I am ridiculously careful as I take a photo coming up the military checkpoint – and I don’t even risk it at the actual border crossing. All is pretty simple if a little slow – but Matt and I diligently line up for passport control, then the car ‘immigration’ control and then customs. We have added a few lines to a form helpfully filled in by our new ‘fixers’ on the Russian side.

The cars do need to have 2 people each as this is what is expected from the group documents filed in advance and this was dutifully checked by the policeman as we queued in the car.  ‘ 2 people?’  may have made sense when asking the driver of the vast 50’s Chevy, which could have a small village in the boot, but was a little pointless when asked of the vintage open Bentley behind us in which once the driver and navigator were ensconced into the tiny cockpit it was barely possible to stow a toothbrush.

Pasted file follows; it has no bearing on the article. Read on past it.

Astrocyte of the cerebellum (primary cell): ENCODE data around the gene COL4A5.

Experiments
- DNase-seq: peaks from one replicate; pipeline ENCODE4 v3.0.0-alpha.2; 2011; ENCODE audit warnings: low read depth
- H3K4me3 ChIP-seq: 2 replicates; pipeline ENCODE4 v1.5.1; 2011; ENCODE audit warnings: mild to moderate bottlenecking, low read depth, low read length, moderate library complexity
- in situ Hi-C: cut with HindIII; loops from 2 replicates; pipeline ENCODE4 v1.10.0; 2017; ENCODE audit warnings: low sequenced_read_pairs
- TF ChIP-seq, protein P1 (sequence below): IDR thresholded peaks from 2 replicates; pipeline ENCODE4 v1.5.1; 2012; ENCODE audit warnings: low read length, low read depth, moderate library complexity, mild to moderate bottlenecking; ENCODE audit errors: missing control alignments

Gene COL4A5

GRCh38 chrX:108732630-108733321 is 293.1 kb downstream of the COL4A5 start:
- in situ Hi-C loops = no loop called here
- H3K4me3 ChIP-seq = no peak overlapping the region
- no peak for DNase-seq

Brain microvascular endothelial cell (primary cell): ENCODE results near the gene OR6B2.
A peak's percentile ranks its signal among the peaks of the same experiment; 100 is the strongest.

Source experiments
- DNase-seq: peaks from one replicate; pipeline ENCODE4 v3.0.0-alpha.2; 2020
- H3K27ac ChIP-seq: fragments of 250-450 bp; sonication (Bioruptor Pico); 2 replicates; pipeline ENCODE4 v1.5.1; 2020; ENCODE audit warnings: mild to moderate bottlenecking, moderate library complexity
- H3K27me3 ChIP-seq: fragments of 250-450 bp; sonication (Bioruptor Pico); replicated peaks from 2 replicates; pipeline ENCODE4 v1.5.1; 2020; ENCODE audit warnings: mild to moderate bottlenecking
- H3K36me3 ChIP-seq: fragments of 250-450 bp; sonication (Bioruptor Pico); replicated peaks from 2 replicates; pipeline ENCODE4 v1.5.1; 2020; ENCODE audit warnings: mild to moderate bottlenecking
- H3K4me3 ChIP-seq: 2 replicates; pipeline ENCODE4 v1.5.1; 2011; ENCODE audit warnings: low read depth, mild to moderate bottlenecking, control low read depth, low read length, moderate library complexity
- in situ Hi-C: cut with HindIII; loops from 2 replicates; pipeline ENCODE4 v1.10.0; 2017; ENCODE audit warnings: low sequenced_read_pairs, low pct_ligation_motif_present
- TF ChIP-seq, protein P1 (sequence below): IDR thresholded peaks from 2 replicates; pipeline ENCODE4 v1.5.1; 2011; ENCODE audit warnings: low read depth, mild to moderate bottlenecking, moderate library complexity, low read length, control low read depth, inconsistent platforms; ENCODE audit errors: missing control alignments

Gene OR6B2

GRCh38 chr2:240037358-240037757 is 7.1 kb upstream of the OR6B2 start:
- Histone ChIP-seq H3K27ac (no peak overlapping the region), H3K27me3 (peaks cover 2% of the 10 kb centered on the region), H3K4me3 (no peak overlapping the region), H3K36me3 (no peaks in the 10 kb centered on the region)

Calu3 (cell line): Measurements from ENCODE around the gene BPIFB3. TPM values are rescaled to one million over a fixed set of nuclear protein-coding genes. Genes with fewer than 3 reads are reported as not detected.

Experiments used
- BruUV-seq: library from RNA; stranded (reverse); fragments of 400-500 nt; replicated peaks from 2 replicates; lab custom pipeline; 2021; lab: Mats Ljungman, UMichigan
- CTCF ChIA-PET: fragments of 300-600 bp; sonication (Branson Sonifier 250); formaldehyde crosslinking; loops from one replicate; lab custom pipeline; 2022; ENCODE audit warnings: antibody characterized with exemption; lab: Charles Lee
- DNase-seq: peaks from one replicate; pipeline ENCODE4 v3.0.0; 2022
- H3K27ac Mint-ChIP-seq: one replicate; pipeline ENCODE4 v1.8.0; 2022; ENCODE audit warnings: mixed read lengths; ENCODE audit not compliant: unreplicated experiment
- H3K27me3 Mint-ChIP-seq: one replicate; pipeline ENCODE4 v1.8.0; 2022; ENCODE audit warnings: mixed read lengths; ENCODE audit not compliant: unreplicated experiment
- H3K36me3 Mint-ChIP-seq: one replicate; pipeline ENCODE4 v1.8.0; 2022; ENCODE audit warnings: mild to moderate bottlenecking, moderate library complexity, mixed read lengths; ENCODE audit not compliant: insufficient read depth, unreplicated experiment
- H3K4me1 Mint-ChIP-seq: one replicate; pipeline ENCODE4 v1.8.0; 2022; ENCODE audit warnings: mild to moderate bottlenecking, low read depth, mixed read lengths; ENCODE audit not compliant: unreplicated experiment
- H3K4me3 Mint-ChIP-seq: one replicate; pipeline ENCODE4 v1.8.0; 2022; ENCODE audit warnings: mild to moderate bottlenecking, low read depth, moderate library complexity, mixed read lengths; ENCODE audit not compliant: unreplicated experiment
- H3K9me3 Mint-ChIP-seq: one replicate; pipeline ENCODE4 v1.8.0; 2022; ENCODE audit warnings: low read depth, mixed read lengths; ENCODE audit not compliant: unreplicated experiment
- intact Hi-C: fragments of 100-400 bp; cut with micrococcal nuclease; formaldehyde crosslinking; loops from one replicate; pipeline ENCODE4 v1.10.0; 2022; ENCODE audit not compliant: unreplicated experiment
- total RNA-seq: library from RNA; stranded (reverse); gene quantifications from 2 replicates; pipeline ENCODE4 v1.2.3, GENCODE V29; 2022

Sniffer dogs check the cars once through the first fence and we are required to open bonnet and boot and all 4 doors – ‘our’ dog was very professional and efficient. Once we had passed this check I moved the car to the side, while Matt was in the car documentation queue, and sat with the door open. A second, younger, dog appeared with a handler and, while not supposed to check out car, came over, immediately targeted my packed lunch on the footwell floor and then sneezed from the huge amounts of dust in the car – a little more training required I think.


IMG_1616 IMG_1613 IMG_1611Day 11: